By David Shepardson
WASHINGTON, May 13 (Reuters) - Thousands of local U.S. newspapers and broadcast outlets, grappling with a massive downturn in advertising because of the COVID-19 pandemic, would be eligible for financial help under legislation introduced in Congress on Wednesday.
A bipartisan U.S. Senate proposal of Democrats Maria Cantwell, Amy Klobuchar, Chuck Schumer and Republicans John Boozman and Joni Ernst would provide news outlets emergency assistance under the Paycheck Protection Program (PPP).
Some smaller outlets qualified for PPP assistance in April. The new proposal would help thousands more that were excluded because their parent companies were too large.
A similar effort to help local news outlets is part of a proposed $3 trillion relief bill introduced on Tuesday by Democrats in the U.S. House of Representatives. Senate Republicans do not support the large spending bill, but majorities in both houses have signed letters urging additional support for local media.
Since March, local newspapers have lost as much as 50% of advertising revenue, while the National Association of Broadcasters (NAB) says some local broadcasters have reported as much as a 90% loss in advertising revenues. This year, NAB estimates advertising losses for local TV and radio broadcasters will reach at least $3 billion.
NAB CEO Gordon Smith said in a statement, "hometown broadcasters and community newspapers are providing vital news and information during these unprecedented times to keep families and communities safe, while struggling with record advertising revenue losses."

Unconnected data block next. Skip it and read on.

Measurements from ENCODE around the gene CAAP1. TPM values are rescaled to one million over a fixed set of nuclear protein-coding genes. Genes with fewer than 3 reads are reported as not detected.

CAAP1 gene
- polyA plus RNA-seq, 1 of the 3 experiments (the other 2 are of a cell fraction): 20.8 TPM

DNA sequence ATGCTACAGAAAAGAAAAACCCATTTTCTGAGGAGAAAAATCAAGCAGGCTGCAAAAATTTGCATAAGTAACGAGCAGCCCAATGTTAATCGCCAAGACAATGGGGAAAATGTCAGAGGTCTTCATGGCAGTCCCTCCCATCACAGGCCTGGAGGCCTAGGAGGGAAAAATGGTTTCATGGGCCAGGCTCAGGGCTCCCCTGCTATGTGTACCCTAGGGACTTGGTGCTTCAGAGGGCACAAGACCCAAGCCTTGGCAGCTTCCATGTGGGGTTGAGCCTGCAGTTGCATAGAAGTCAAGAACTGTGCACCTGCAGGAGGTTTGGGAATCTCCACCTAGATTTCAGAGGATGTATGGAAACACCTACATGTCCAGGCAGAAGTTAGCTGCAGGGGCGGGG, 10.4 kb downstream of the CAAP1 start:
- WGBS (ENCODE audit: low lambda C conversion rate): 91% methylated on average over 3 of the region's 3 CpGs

Tens of thousands of local media workers are being forced to take unpaid furloughs or pay cuts. Some outlets are reducing the frequency of printing. Others are closing.
Many news organizations were hurting before the pandemic. Employment at U.S. newsrooms fell 25% from 2008 to 2018, the Pew Research Center reported, a loss of 28,000 jobs, while 1,800 U.S. newspapers have closed since 2004.
Last month, four groups representing broadcasters and newspapers, including the NAB, asked lawmakers to support up to $10 billion in government advertising and to rewrite PPP rules.
"This legislation is so important because just like any other small business, access to this federal funding could be a vital lifeline for local news outlets that are losing major advertising revenue and suffering huge financial losses," said Schumer, the Senate Democratic leader.
Outlets under the Senate bill are eligible as long as their individual physical locations have fewer than 1,000 employees for newspapers and less than $41.5 million in gross receipts for broadcasters. The funding must go into producing local news or emergency information and keep local reporters and those who support them employed. (Reporting by David Shepardson; Editing by Howard Goller)
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